Rebel Dream (Enemy Lines, #1) - Aaron Allston The Return of the Rebel Alliance

The New Republic forces have taken Borleias as a staging area for the evacuation of the Inner Core. Self-appointed Chief of State, Pwoe, orders Wedge Antilles and gang to set up a defense for evacuees. But Wedge, Luke, and Mara have other plans...the plans for a new way of fighting. Meanwhile, Jaina the Trickster Goddess explodes onto the scene with the help of some old Wraiths.

NOTE: Based on audiobook and novel.

If I had to mark a book that began the turning of the tide for the Good Guys (Hint Hint: Note how I didn't say "New Republic"), it is this book. Aaron Allston's return to Star Wars marks a few things: 1) a veteran Star Wars writer returning, the first since Tyers/Stackpole, 2) a shift in the battle, and 3) a shift in tone. Allston had written many of the X-Wing books, so he was familiar with the landscape, and from his writing, it's obvious he is more than capable of writing Wedge, Luke, Mara, and even Jaina. Also, he is allowed to write the Good Guys kicking Yuuzhan Vong tail and this change makes the book far less dark than its predecessors.

Allston has a great grasp on characters. Wedge, Luke, Mara, and Jaina are all brilliantly written. I loved the reunion scene with Wedge and his family (watch out! You might get teary eyed!). Luke and Mara were decently done (they seem to be a tough pair for some authors to "get"), but Jaina, in my opinion, really shines. I thought Allston wrote her much better than even Cunningham (impressive, as she is a woman!!). As for new characters, there aren't many, but Tsavong Lah's father (sorry, I don't know how to spell his name!) was very interesting and well done. And kudos to Allston for the touching father-son scene between the Yuuzhan Vong. It's nice to see they aren't mindless, uncaring killing machines.

A lot of the events in this book are definitely setup for the next book, Rebel Stand. There is not much, if any, resolution in this book. But while that could be annoying, I liked it. It truly felt like a spanning novel, not a one-shot that happened to be tucked into the NJO (not that all the other NJO books have felt awkward or bad because they resolve their primary conflict by the end of the novel). I liked seeing the further devolution of the New Republic, a realigning of who is "bad" and who is "good" and who is just plain making matters worse.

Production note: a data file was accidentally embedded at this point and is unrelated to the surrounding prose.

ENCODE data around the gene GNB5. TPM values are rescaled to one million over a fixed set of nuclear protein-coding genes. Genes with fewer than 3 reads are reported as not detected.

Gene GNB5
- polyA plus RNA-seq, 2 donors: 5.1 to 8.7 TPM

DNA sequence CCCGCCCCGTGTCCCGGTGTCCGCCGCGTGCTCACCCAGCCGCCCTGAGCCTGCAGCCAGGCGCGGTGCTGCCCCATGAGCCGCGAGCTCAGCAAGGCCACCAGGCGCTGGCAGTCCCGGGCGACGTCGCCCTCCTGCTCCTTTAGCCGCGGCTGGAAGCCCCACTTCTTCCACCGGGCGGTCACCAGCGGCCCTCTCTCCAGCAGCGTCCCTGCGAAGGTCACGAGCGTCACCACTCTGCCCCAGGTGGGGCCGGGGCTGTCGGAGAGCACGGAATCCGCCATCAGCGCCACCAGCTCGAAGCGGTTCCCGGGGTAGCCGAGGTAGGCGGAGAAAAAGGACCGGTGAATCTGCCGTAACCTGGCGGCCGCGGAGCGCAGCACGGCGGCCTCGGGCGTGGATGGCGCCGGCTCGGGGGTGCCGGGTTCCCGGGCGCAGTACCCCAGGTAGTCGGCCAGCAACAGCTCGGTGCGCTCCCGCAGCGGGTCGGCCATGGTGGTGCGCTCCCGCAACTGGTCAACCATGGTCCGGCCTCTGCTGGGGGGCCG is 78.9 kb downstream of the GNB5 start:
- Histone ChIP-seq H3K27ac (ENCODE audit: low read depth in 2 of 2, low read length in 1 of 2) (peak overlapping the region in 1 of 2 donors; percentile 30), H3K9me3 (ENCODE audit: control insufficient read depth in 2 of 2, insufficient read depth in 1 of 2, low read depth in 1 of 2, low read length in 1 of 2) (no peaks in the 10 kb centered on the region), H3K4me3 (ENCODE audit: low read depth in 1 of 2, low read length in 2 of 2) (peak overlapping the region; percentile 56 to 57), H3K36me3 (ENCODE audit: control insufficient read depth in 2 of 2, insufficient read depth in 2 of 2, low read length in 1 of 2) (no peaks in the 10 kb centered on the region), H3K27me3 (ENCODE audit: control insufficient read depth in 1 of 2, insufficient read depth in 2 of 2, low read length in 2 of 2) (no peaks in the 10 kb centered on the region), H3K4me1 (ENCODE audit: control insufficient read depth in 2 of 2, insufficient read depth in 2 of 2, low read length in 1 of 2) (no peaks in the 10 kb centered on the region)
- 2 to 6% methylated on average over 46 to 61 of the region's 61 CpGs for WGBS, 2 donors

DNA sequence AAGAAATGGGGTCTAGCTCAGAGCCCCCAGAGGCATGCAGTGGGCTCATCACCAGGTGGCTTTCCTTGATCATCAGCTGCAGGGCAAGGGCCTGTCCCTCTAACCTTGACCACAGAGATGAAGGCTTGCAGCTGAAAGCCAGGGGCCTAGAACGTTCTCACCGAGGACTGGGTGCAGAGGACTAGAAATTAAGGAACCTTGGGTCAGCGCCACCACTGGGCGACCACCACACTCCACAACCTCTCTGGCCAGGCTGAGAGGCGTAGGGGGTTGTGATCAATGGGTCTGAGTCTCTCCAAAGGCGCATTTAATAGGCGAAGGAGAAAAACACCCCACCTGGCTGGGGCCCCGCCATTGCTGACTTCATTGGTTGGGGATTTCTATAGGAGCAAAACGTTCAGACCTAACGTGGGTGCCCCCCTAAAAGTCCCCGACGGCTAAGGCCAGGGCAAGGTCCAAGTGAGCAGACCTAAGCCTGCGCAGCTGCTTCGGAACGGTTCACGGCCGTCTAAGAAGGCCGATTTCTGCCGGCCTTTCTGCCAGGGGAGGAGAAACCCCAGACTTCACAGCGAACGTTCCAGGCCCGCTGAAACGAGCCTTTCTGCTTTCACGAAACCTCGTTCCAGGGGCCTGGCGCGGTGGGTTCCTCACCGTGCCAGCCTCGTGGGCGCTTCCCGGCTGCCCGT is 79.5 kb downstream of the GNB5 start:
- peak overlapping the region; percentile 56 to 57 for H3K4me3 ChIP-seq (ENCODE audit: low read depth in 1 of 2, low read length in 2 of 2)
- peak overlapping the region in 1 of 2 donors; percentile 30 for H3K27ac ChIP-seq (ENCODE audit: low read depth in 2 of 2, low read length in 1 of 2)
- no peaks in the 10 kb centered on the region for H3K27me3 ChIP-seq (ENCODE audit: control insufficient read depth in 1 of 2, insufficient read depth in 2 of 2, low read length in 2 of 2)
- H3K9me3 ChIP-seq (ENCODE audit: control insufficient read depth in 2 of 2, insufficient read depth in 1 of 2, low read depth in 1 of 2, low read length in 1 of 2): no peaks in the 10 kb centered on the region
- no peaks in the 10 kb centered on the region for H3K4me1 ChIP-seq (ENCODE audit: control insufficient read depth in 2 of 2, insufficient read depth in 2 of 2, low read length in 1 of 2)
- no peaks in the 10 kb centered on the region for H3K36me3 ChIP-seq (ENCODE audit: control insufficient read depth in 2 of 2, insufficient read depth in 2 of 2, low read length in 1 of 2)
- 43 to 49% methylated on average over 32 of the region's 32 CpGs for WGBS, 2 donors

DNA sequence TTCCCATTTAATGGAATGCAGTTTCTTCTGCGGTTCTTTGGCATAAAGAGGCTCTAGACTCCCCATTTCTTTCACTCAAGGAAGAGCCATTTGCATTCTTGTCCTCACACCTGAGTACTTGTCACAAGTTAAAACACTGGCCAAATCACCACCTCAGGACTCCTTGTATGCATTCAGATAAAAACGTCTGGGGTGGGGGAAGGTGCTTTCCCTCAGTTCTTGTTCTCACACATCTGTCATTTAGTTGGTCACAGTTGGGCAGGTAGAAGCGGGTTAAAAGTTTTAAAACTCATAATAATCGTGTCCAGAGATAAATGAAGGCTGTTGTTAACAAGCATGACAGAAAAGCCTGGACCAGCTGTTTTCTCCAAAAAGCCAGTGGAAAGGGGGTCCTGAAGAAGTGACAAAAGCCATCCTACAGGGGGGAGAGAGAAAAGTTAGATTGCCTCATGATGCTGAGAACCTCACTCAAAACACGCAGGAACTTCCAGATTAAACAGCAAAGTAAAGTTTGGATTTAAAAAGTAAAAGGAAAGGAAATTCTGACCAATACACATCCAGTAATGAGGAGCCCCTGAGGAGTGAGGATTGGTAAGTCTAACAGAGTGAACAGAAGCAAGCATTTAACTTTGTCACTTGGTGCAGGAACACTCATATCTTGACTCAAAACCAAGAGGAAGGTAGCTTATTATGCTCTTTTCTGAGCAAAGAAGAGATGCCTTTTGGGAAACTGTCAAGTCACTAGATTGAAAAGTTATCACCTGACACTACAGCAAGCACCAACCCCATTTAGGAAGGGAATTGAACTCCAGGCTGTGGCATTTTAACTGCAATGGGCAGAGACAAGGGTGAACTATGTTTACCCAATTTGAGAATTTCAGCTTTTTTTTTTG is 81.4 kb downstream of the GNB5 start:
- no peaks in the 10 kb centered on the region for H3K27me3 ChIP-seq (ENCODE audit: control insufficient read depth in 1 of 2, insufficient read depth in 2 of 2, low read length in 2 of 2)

The exploits of the Trickster Goddess finally make an appearance here, which I am glad (though it would have been so much more interesting to have Dark Jaina play all these pranks). I couldn't believe a teenager (or barely out of her teens) would get command of her own squadron, even if it were part of the ploy (why couldn't they do like Anakin-Ganner from Star by Star? Jaina acts as the leader, but someone more experienced is the leader). However, I did like how Kyp, Jag, and the Wraiths (Piggy and one guy I forgot) did support her and not all of the trickery was from her own mind.

The Coruscant mission seems to be starting great, though I am still perturbed that our heroes don't care about dumping their child on the nearest nanny droid. The Borleias campaign is also one of the most memorable campaigns for me, and I remember fondly drawing pictures of the space battle. I didn't even do that for the movies!

If there was one plotline that did make me groan, it was the Viqi Shesh-Tam-Danni Quee story. While I love the idea of a plant/a spy, I get tired of all these guys who are oh, so honest that are coerced into spying. I would have thought Viqi Shesh' time as Bad Guy would have been over. And for once, I'd love to see something like the following: Danni sees that Tam is all awkward around her and she thinks he is hitting on her, though terribly, when in fact, he is plagued by his coersion spying. And while that does somewhat crop up, Danni is way too easy to penetrate through Tam's facade, even though she doesn't know him from Bail.

After the tepid "Dark Journey" and the tearjerker, "Star by Star", "Rebel Dream" returns us to a Star Wars that many of us who read through the Bantam books are familiar with. There is humor; there are characters we love and enjoy; there are big events beginning. My biggest complaints are the obvious setup for the sequel, some shaky characterization, a regurgitation of plot points we've "Been there and done that", and just not having that mind-blown feeling when I finished. Otherwise, it's fun reading and definitely one of the better books of the NJO.